Building Sustainable GIS Management with URISA's GIS Capability Maturity Model

Managing GIS, A column from members of the Urban and Regional Information Systems Association

Managing GIS, a column of the Urban and Regional Information Systems Association (URISA)

URISA is launching an innovative online GIS Assessment Service in 2015 based on the GIS Capability Maturity Model (GISCMM). Several organizations have already used the published GISCMM and performed their own internal GIS assessment process. This article describes three of these efforts that were conducted by the San Jose-Santa Clara Regional Wastewater Facility in California, Hennepin County in Minnesota, and King County in Washington.

In 2013, URISA’s GIS Management Institute (GMI) published GISCMM, which is intended to allow GIS operations to assess the maturity of their organization and compare them against a standardized framework and rating mechanism for enabling capability and execution ability.

Enabling Capability is defined against 23 individual components. These components describe aspects of a GIS operation that are purchased, developed, or otherwise acquired. They are the assets of a GIS operation and include things like framework, business data layers, data maintenance, data coordination and availability, GIS design and technology, software and applications, management and staffing, governance, and financial resources. Enabling Capability components are assessed against a scale that describes how close the organization is to possessing each asset category.

Execution Ability is assessed against 22 components that focus on the process maturity of the organization in key operational areas. Execution Ability includes topics like GIS service development and delivery, end-user support and quality assurance, various aspects of operations and management, collaboration, strategic alignment, legal/policy compliance, and social responsibility. Execution Ability components are assessed against a classic five-step capability maturity model scale that describes progression from ad hoc processes to fully optimized application of best practices.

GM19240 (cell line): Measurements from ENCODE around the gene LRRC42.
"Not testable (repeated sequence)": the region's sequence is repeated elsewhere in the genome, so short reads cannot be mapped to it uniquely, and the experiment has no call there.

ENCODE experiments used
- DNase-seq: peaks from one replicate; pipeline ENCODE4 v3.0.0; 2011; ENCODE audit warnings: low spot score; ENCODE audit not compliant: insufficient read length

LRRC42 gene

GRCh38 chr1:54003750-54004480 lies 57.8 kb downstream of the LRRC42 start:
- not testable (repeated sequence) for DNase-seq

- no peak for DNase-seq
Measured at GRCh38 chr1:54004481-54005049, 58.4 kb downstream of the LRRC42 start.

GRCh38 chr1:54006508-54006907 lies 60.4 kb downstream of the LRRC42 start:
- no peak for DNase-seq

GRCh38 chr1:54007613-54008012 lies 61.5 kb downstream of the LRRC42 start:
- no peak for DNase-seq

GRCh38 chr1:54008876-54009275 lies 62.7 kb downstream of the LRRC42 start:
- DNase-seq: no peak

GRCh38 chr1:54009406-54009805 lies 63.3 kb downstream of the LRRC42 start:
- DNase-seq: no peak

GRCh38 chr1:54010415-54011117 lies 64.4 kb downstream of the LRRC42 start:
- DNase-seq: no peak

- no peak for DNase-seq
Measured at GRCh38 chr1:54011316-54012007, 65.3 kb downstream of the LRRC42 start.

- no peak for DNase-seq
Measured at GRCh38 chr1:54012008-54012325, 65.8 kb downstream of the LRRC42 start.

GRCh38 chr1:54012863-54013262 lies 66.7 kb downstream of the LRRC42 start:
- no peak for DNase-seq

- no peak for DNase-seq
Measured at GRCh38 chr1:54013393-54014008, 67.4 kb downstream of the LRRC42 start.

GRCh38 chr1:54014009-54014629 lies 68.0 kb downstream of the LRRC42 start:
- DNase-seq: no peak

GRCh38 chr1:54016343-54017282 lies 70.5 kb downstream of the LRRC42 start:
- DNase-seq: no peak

San Jose-Santa Clara Regional Wastewater Facility

Shortly after the GISCMM was published by URISA in 2013, the San Jose-Santa Clara Regional Wastewater Facility (RWF) applied the model to its GIS operations. The City of San Jose Environmental Services Department operates RWF to clean wastewater before it flows into the South San Francisco Bay. RWF is owned by the cities of San Jose and Santa Clara and also serves a number of other cities, sewer districts, and unincorporated areas. RWF is the largest tertiary wastewater facility in the western United States and is located on 2,600 acres—the size of a small city.

Tim Hayes, RWF senior geographic systems specialist, contacted the GMI Committee for guidance on applying the model against RWF’s GIS operations. The GIS assessment completed by RWF was quite extensive and it was accompanied by concise comments and selected documentation to validate the self rating.

Within the Enabling Capability components of the model, RWF is rated very highly for almost every component. However, one component highlighted a challenge faced by many GIS operations: metadata. RWF has begun work on this with the resources available to complete the development of this component.